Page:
Sent: Sunday, 2 July, 2017
Subject: A disturbing NRA video you ought to see


Francis --

The National Rifle Association (NRA) just put out a very troubling and scary video -- and we think you ought to know about it.

The video, which you can see here, features conservative TV host Dana Loesch stoking fear as a series of images show the news media, schools, anti-Trump protests, and more. It ends with her calling to fight back against progressives with "a clenched fist of truth." It's a threat that we need to take extremely seriously.

Our goal isn't to scare you, though the video is disturbing. The reason I'm telling you about it is so you can help resist this wave of hate and threats coming from the NRA.

This fall, DFA-endorsed candidates will be running for critical offices in elections across America. Many of them will face a tidal wave of NRA money -- especially in the all-important state of Virginia.

One of the best ways you can push back against the threats emanating from the extreme right, whether they're coming from a Donald Trump tweet or an NRA ad, is to support grassroots, people-powered campaigns that will defeat the NRA the right way -- at the ballot box.

It's time to show the NRA that we're not going to stand for their threats. Will you chip in $3 or more to help DFA defeat NRA-backed candidates across the country?

This NRA ad has gotten a lot of attention from organizers and reporters, who believe it is inciting violence against people who oppose Trump and the NRA. Vox said the ad "comes this close to calling for a civil war against liberals."

Newsweek quoted a former CIA analyst who said "The NRA is feeding an us vs them narrative of the kind that fuels all extremist movements."

Dana Loesch herself freely admitted the ad targets progressives -- and suggested it's also intended to attack the movement for Black lives. Here's what she said in a New York Times interview:

"Asked what violence she saw the ad as addressing, she spoke at length about protests in Ferguson, Mo., that turned violent in 2015 and mentioned the chaos caused by some protesters during President Trump's inauguration."

America has a long history of using gun violence to support racial oppression. The NRA is doing the same thing in this ad. We need to stand up and resist.

DFA has helped candidates defeat the NRA on numerous occasions. This ad makes it clear we have an urgent need to do so again. Chip in $3 or more to help DFA build winning campaigns and elect candidates who will resist the NRA and their hateful, threatening rhetoric.

Thank you for helping DFA take on the NRA.

- Robert

Robert Cruickshank, Senior Campaign Manager
Democracy for America




Fact Check : The US Senate Health Care Plan



See also:



This past week, the Senate began debating the American Health Care Act (AHCA) with a vote on that bill expected to take place soon. The Congressional Budget Office estimates that 14 million more people would be uninsured in 2018 under the new plan than under current law; and by 2026 the number of uninsured would reach 51 million Americans. While the Affordable Care Act (Obamacare) has made strides to cover more Americans, it is estimated that 28 million would still not have health insurance in 2026. Either way, we have a long way to go.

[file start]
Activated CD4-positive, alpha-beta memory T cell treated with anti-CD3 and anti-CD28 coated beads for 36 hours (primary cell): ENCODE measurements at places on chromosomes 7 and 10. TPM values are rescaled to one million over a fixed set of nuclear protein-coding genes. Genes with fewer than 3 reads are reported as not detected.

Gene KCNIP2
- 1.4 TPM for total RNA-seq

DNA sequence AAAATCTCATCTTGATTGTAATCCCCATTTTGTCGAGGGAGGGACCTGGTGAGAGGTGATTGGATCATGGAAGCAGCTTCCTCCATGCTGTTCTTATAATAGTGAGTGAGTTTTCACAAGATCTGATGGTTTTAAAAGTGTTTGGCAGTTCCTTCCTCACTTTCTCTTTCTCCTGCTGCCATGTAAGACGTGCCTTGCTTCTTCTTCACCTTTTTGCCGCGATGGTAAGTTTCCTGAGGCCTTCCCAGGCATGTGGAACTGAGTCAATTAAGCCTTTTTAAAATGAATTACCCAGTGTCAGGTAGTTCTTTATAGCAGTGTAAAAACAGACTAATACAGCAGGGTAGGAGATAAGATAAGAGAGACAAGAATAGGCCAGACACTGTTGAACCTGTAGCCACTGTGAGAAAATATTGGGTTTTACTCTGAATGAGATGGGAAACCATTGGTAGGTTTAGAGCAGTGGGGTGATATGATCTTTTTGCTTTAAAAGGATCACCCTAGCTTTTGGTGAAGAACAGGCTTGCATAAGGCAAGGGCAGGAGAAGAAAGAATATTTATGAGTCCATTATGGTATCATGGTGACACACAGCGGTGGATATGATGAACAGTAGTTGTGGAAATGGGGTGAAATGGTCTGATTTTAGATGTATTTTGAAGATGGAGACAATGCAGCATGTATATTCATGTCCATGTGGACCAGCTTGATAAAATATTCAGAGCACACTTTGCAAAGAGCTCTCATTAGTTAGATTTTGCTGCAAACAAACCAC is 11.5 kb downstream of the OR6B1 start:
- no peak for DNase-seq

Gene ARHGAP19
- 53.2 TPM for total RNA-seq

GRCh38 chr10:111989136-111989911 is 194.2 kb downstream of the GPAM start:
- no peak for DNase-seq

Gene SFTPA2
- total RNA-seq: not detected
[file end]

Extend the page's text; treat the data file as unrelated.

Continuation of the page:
The Age of No Privacy: The Surveillance State Shifts Into High Gear



by John W. Whitehead


“We are rapidly entering the age of no privacy, where everyone is open to surveillance at all times;

where there are no secrets from government.” 
 William O. Douglas, Supreme Court Justice, dissenting in Osborn v. United States, 385 U.S. 341 (1966)


The government has become an expert in finding ways to sidestep what it considers “inconvenient laws” aimed at ensuring accountability and thereby bringing about government transparency and protecting citizen privacy. Indeed, it has mastered the art of stealth maneuvers and end-runs around the Constitution.

It knows all too well how to hide its nefarious, covert, clandestine activities behind the classified language of national security and terrorism. And when that doesn’t suffice, it obfuscates, complicates, stymies or just plain bamboozles the public into remaining in the dark.





Justice Neil Gorsuch Proving to Be "Far to the Right"

of Antonin Scalia

S5 supreme court






Robert Parry Wins Prize For Journalism
by John Pilger


There are too many awards for journalism. Too many simply celebrate the status quo. The idea that journalists ought to challenge the status quo - what Orwell called Newspeak and Robert Parry calls 'groupthink' - is becoming increasingly rare. More than a generation ago, a space opened up for a journalism that dissented from the groupthink and flourished briefly and often tenuously in the press and broadcasting. Today, that space has almost closed in the so-called mainstream media. The best journalists have become - often against their will - dissidents.





The Democratic Party’s Deadly Dead-End


by Nicolas J S Davies


By playing for centrist and neoconservative votes, national Democrats have left the party floundering with no coherent political message

and creating a daunting challenge for democracy, says Nicolas J S Davies.





Bernie Sanders on Resisting Trump, Why the Democratic Party is an "Absolute Failure" & More



Last month more than 4,000 people gathered in Chicago for the People’s Summit. Independent senator, former presidential candidate Bernie Sanders delivered the keynote speech. During his speech, he repeatedly criticized the Democratic Party, calling it an "absolute failure," and blaming it for the election of President Trump.


"I’m often asked by the media and others: How did it come about

that Donald Trump, the most unpopular presidential candidate in

the modern history of our country, won the election?" Sanders said.

 "And my answer is that Trump didn’t win the election; the Democratic

Party lost the election. Let us be very, very clear: The current model and

the current strategy of the Democratic Party is an absolute failure."